Members Only | May 28, 2019 | Reading Time: 3 minutes

Saving Democracy Takes More Than Unseating a President

Things are better, and worse, than you think.

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I understand why some people say that Donald Trump’s reelection will be the end of American democracy. There’s utility in pointing out the president’s criminal behavior and abuse of power. We can’t, moreover, predict what the future holds. Better perhaps to risk inflating Trump’s threat to our constitutional order than risk experiencing it.

But saying it and believing it are, or should be, separate things.

Saying it is a pragmatic rhetorical choice aimed at achieving concrete political goals (one of which would be unseating the Republican incumbent.) Believing it, however, suggests that you have little idea what your goals are, or what they should be.

Worse, people who say they believe Trump’s reelection will doom democracy are taken far too seriously, as actor Jeff Daniels was over the Memorial Day weekend. His remarks on MSNBC were seen as profoundly moral, as if self-evidently true. Though well-intended, his remarks weren’t self-evident. They weren’t true. They weren’t moral.

Believing Trump will doom democracy suggests many things, including a blindness to American history, as if you’re only now realizing how much damage the country has sustained over five decades of Republican dominance. (Less privileged Americans, on the other hand, have known for a long time what’s going on.) It suggests that you don’t understand the hard moral choices ahead. And it suggests an ignorance of what’s working, of the means by which democracy is being saved and liberalism advanced.

Trump is no dictator. First, because he’s weak. Second, because he’s lazy, foolish and incompetent. Third, because the courts, the press, public opinion, decentralized government, and the bureaucracy constrain him as they constrain all executives one way or another. A president is not a monarch no matter how much he’d prefer to be.

Saving democracy is going to take courage, moral clarity, perseverance and democratic faith.

Last week, for instance, two federal judges said that the Treasury Department must furnish the president’s federal tax returns to the House committee investigating his finances. Last week also saw the New York state legislature pass a law making his state tax returns available on request. On Friday, another federal judge said that the president cannot bypass Congress to appropriate funding for a border wall.

In any case, most things Trump can be reversed by the next president. Sure, this one might refuse to exit after losing reelection or after his terms have expired. Sure, this one might demand “extra time” after being “robbed” by the Mueller investigation. But that is not the end of democracy. That’s a horrible person saying horrible things. Donald Trump will not be president any longer than the US Constitution permits. Democracy will survive him, as it has survived other equally horrible presidents.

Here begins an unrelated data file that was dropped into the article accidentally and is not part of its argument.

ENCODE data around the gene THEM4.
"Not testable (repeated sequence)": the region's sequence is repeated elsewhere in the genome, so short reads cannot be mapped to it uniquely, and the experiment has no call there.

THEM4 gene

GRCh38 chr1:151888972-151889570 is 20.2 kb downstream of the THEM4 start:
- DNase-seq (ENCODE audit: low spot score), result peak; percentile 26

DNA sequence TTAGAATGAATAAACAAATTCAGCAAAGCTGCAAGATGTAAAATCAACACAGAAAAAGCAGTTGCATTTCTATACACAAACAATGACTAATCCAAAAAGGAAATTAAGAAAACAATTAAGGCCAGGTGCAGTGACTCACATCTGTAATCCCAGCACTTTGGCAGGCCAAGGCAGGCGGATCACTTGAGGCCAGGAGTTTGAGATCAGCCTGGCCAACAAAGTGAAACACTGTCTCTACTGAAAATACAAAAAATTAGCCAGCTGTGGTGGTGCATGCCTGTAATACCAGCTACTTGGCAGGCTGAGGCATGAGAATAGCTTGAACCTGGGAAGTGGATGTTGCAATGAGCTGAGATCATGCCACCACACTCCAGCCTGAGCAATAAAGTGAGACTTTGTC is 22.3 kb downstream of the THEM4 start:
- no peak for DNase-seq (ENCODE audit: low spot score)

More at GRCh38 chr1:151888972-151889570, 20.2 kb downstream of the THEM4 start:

A president is only as horrible as his party allows him to be. The Republican Party will tolerate virtually anything as long as reelection is on the line. But afterward, far less is certain. Afterward, the president won’t get major bills through a Democratic House. Republicans Senators, however, would be more than happy to continue mass-producing judges. (If nothing else, total control of the United States Supreme Court would make the GOP’s lickspittle loyalty totally worth it.) The GOP meanwhile will want to rehabilitate its reputation in preparation for the next election cycle.

Put all these together and it’s not hard to imagine the Republicans pushing back against a lame duck president. It happened to George W. Bush. After winning in 2004, the popular “war president” wounded himself trying to privatize Social Security, botching the response to Hurricane Katrina, and trying to enact immigration reform. The base of the party, even Fox News, abandoned him. Bush never recovered.

If the Democrats prevail in 2020, Mitch McConnell has said he will block all “progressive” legislation, by which he meant the “Green New Deal” and the like. But really, he meant anything coming from a Democratic president’s policy shop. As I and others have argued, McConnell will probably grind everything to a halt. His Senate conference won’t confirm new Cabinet secretaries, much less federal judges and Supreme Court justices. Trump’s defeat will foment a greater constitutional crisis.

More importantly, defeating Trump won’t stop illiberal currents already underway such as anti-abortion laws, voter ID laws and other mechanisms by which the Republican Party is trying, with mixed success, to restrict access to the franchise. And it’s not going to stop white supremacists from digging their hooks deeper into the Republican Party or stop the Russians from spreading more of their propaganda.

No, saving American democracy requires more than defeating Trump. It’s going to take courage, moral clarity, perseverance and a stubborn democratic faith, aspects mostly missing from those believing threats against our country come from one man.

—John Stoehr

John Stoehr is the editor of the Editorial Board. He writes the daily edition. Find him @johnastoehr.

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